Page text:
Before implementing a CMP, brands should begin preparing for this shift in mindset. Among marketers, this means understanding the importance of emotion (and logic) in storytelling, and their impact on content results. It also means educating both marketers and content creators on story elements and story structure. Engagement is key, and deeper, long-term engagement can be driven by better storytelling.
While content will be managed through a platform enlisted to support your company, in-house staff will still be required to manage the company-platform relationship. Given the new emphasis on brand storytelling and narrative-centric content, companies will be wise to move story-minded marketers into these roles.
A savvy for narrative and a keen sense of how the brand wants to tell its story will be marketers’ best tools as they bridge the gap between their company and their content platform. Without the right talent in place, the performance of your content could suffer.
A team of brand marketers is a great asset to a company. Where content is concerned, though, these individuals will need to refine certain skills. The elements of brand marketing can certainly inform content marketing practices, but training on brand storytelling, content creation, and overall content strategy will provide workers with the specialized skills needed to support new content initiatives.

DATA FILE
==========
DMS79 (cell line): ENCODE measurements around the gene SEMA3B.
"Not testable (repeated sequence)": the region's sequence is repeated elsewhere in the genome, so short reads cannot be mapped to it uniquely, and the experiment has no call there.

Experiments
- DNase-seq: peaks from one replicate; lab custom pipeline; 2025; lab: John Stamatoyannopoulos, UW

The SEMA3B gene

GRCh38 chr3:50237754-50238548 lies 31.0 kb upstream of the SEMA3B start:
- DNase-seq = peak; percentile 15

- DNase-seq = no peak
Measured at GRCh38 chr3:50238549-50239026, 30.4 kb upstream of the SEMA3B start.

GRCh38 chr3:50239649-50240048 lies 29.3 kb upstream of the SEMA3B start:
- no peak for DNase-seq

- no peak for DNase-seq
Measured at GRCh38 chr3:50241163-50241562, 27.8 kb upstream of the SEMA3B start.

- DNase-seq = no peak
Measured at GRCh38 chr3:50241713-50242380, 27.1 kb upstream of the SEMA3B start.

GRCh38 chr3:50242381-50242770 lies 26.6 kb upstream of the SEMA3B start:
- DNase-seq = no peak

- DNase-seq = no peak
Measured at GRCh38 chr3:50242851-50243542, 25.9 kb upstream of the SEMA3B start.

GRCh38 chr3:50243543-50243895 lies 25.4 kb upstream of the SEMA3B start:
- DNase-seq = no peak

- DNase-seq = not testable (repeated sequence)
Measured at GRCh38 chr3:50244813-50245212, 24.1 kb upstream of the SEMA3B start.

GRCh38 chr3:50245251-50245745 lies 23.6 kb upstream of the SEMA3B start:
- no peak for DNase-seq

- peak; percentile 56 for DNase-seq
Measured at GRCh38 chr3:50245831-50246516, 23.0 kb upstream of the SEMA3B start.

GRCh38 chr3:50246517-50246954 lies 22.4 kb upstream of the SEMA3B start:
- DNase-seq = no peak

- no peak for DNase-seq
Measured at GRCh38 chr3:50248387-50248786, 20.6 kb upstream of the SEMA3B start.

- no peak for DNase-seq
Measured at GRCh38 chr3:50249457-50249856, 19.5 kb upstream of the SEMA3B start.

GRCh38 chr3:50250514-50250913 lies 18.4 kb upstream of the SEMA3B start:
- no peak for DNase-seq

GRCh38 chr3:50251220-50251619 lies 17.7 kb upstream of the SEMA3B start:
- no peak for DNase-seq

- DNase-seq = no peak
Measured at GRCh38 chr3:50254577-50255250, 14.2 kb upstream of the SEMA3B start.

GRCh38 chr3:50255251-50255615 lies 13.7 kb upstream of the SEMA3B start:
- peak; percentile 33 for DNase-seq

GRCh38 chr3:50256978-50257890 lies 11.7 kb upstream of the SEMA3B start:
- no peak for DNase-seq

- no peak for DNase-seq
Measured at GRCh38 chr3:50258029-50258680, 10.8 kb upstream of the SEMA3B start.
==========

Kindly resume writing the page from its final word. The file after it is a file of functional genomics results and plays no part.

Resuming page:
As found in Skyword’s 2016 research report, “A Study in Brand Transformation,” 39 percent of enterprise marketing departments currently invest in content software, but only 28 percent have a content marketer on their staff. This employee misalignment can be a huge roadblock for brands hoping to dive headfirst into content marketing.
There’s no sense in waiting for CMP adoption to start this educational work: Instead, get a jump on these trainings and help your marketing team master their new on-the-job skills.
A CMP is only as effective as the content marketing strategy behind every brand. Even if you have a strategy in place, it’s time to revisit that blueprint given the new opportunities of a strong content platform. As Curata suggests, brands should sit down and consider their top objectives: engaging audience, driving leads, and generating ROI. Companies should identify what they need from their content, as well as what they want. They can bring these lists to a prospective CMP and figure out how that vision might be turned into reality.
No matter the contents of these wish lists, it’s important that brands have specific features and services in mind when shopping for a platform. Without concrete goals to pursue, it’s much harder to figure out what content platform satisfies your needs. Once these preparatory steps are taken, brands will be more ready than ever to leverage the benefits of a strong CMP—and to finally take control of their story.
Want to learn how Skyword’s content marketing platform can drive leads and generate ROI for your brand? See how we do it.